Safety, Tolerability, and Proof-Of-Concept Study of OKV-119, a Novel Exenatide Long-Term Drug Delivery System, in Healthy Cats

Michael Klotsman, Christopher A. Adin, Wayne H. Anderson, Chen Gilor

Research output: Contribution to journalArticlepeer-review


Background: Glucagon-like peptide-1 (GLP-1) is an incretin hormone that plays an important role in glucose homeostasis and food intake. In people, GLP-1 receptor agonists (GLP-1RAs) are commonly used for the treatment of type 2 diabetes mellitus (DM) and obesity; however, non-adherence to injectable medications is common. OKV-119 is an investigational drug delivery system intended for subdermal implantation and delivery of the GLP-1RA exenatide for up to 6 months. Hypothesis/Objectives: Develop protocols for the subcutaneous (SC) insertion and removal of OKV-119 and to evaluate its tolerability, in vivo drug-releasing characteristics, and weight-loss effects in cats. Animals: Two cadaveric and 19 purpose-bred cats. Methods: In cadavers, OKV-119 insertion protocol and imaging were performed at three SC locations. The safety and tolerability of OKV-119 implants were assessed in a small (n = 4 cats) 62-day study. Weekly plasma exenatide concentrations and body weight were measured in a 42-day proof-of-concept study designed to evaluate OKV-119 prototypes implanted in cats (n = 15). Results: In anesthetized cats, the duration of insertion and removal procedures was 1–2 min. OKV-119 was easily identified on radiographs, and well-tolerated without any apparent implant site reactions. Following implantation, exanatide plasma concentrations were observed for up to 35 days. Plasma exenatide concentrations were correlated to weight loss. Conclusion and clinical importance: Our findings suggest that OKV-119 could be easily inserted and removed during a routine clinic visit and can be used to safely and effectively deliver exenatide. Future studies of OKV-119, configured to release exenatide for a longer extended months-long duration, are warranted to determine whether the combination of metabolic improvements and beneficial weight-loss, coupled with minimal impact on pet-owner's lifestyle, lead to improved outcomes for obese cats and feline DM patients.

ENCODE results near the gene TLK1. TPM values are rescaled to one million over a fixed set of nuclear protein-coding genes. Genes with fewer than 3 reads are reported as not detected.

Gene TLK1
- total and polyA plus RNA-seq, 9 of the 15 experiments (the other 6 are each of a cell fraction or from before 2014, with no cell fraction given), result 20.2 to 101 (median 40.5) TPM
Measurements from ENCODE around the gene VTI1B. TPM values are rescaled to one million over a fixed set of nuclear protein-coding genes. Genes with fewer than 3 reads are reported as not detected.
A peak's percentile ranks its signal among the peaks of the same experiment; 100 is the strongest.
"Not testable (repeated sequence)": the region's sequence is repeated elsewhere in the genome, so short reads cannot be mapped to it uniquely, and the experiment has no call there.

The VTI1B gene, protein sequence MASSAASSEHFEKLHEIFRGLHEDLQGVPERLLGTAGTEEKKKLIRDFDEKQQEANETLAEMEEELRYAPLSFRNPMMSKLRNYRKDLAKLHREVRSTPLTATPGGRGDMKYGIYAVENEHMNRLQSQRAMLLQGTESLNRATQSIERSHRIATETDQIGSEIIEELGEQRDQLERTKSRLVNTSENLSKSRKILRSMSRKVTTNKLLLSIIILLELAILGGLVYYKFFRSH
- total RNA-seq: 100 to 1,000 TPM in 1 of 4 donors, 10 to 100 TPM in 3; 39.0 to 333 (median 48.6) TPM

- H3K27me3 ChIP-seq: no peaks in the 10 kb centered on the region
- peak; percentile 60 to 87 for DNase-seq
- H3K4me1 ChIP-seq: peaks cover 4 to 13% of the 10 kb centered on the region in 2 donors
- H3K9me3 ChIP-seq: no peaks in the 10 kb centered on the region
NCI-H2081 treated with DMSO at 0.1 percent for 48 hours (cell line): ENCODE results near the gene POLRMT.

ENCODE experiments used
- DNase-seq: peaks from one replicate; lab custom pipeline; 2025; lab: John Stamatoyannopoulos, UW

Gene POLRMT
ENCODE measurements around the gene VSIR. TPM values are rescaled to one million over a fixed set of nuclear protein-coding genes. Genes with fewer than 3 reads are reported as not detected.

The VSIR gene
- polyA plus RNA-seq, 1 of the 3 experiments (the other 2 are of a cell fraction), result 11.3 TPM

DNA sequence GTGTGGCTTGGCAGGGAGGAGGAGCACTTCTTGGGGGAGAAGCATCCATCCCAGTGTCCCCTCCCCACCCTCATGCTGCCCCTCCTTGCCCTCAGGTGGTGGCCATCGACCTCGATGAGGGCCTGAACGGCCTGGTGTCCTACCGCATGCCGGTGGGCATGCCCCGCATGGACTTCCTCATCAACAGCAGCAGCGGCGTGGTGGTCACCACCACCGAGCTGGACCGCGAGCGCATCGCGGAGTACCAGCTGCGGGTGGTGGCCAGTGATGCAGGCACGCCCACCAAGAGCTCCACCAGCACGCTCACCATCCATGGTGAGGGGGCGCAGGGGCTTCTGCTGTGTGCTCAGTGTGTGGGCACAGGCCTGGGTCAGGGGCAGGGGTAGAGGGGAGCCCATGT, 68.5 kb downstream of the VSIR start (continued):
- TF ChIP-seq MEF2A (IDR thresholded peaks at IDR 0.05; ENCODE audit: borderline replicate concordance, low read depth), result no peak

Original languageEnglish (US)
Article number661546
JournalFrontiers in Veterinary Science
StatePublished - May 11 2021
Externally publishedYes


  • adherence
  • compliance
  • diabetes
  • exenatide
  • feline
  • glucagon-like peptide-1
  • glucagon-like peptide-1 receptor agonist
  • obesity

ASJC Scopus subject areas

  • veterinary(all)


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